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Implementation of the self-consistent Kröner–Eshelby model for the calculation of X-ray elastic constants for any crystal symmetry

Published online by Cambridge University Press:  30 April 2019

Arnold C. Vermeulen
Affiliation:
Malvern Panalytical, Almelo, The Netherlands
Christopher M. Kube
Affiliation:
Department of Engineering Science and Mechanics, Penn State University, University Park, Pennsylvania
Nicholas Norberg
Affiliation:
Malvern Panalytical, Almelo, The Netherlands
Corresponding

Abstract

In this paper, we will report about the implementation of the self-consistent Kröner–Eshelby model for the calculation of X-ray elastic constants for general, triclinic crystal symmetry. With applying appropriate symmetry relations, the point groups of higher crystal symmetries are covered as well. This simplifies the implementation effort to cover the calculations for any crystal symmetry. In the literature, several models can be found to estimate the polycrystalline elastic properties from single crystal elastic constants. In general, this is an intermediate step toward the calculation of the polycrystalline response to different techniques using X-rays, neutrons, or ultrasonic waves. In the case of X-ray residual stress analysis, the final goal is the calculation of X-ray Elastic constants. Contrary to the models of Reuss, Voigt, and Hill, the Kröner–Eshelby model has the benefit that, because of the implementation of the Eshelby inclusion model, it can be expanded to cover more complicated systems that exhibit multiple phases, inclusions or pores and that these can be optionally combined with a polycrystalline matrix that is anisotropic, i.e., contains texture. We will discuss a recent theoretical development where the approaches of calculating bounds of Reuss and Voigt, the tighter bounds of Hashin–Shtrikman and Dederichs–Zeller are brought together in one unifying model that converges to the self-consistent solution of Kröner–Eshelby. For the implementation of the Kröner–Eshelby model the well-known Voigt notation is adopted. The 4-rank tensor operations have been rewritten into 2-rank matrix operations. The practical difficulties of the Voigt notation, as usually concealed in the scientific literature, will be discussed. Last, we will show a practical X-ray example in which the various models are applied and compared.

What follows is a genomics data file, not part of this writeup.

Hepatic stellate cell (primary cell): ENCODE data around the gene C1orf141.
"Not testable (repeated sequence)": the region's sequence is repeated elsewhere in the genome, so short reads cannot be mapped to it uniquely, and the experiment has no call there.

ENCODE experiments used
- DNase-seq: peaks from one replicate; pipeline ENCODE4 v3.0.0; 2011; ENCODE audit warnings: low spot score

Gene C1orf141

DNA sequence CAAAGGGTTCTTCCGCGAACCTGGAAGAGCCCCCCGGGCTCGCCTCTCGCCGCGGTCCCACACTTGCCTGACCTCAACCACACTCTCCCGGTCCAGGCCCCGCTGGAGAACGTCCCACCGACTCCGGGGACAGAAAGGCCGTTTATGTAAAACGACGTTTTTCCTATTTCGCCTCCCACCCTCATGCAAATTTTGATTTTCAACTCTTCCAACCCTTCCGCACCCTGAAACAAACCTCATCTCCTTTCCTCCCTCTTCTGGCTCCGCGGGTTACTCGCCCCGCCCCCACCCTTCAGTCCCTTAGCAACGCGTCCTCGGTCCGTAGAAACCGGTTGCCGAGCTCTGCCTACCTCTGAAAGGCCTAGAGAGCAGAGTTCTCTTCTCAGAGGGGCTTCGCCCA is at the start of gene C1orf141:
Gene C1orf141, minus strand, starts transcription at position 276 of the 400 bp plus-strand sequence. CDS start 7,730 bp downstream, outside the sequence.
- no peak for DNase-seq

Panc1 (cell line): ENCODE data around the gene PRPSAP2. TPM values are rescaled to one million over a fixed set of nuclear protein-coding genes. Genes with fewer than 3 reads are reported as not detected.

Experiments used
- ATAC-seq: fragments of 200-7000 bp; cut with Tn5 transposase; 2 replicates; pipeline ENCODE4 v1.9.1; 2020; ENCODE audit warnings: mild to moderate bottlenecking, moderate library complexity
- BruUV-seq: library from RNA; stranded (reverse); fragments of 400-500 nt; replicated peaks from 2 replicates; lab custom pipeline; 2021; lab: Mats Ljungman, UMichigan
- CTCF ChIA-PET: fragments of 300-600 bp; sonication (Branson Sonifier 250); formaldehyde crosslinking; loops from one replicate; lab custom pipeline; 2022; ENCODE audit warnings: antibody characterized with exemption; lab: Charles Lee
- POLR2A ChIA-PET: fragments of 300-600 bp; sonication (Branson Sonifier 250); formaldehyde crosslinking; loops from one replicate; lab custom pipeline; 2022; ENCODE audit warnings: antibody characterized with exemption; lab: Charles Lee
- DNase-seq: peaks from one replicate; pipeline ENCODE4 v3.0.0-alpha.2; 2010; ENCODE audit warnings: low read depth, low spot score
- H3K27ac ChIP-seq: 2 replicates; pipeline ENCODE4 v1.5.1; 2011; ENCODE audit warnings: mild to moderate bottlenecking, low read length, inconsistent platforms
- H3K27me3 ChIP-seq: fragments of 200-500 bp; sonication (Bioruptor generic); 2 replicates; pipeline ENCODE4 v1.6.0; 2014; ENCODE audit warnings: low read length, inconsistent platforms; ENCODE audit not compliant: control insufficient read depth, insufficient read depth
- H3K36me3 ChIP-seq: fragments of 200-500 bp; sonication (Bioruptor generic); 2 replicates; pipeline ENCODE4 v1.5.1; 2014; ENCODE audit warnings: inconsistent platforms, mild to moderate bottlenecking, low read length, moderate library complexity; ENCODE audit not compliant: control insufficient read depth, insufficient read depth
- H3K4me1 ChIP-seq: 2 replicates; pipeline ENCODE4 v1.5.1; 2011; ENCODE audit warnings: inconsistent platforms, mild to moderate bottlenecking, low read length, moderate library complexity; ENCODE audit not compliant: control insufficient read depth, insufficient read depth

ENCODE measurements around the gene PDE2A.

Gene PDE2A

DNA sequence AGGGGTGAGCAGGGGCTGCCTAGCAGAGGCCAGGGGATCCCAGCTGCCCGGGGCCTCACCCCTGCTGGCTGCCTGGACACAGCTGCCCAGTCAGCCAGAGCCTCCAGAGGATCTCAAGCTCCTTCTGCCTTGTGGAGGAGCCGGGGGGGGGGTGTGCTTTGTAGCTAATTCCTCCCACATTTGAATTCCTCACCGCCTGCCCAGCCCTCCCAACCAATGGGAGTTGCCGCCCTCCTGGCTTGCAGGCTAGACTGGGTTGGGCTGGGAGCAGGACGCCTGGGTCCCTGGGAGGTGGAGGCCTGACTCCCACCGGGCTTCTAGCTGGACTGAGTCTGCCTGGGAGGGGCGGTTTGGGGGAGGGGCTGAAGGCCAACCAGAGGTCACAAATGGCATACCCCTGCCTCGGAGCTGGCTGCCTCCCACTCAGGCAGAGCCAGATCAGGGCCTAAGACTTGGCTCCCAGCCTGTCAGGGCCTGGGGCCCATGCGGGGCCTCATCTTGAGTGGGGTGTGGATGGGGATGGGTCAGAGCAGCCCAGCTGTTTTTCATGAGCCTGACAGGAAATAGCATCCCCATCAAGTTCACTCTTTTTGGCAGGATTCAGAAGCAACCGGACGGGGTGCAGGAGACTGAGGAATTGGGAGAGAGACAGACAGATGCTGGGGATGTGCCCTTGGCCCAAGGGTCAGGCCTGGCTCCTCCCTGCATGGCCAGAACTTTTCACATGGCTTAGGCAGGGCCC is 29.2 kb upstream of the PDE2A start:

Type
Technical Article
Copyright
Copyright © International Centre for Diffraction Data 2019 

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Implementation of the self-consistent Kröner–Eshelby model for the calculation of X-ray elastic constants for any crystal symmetry
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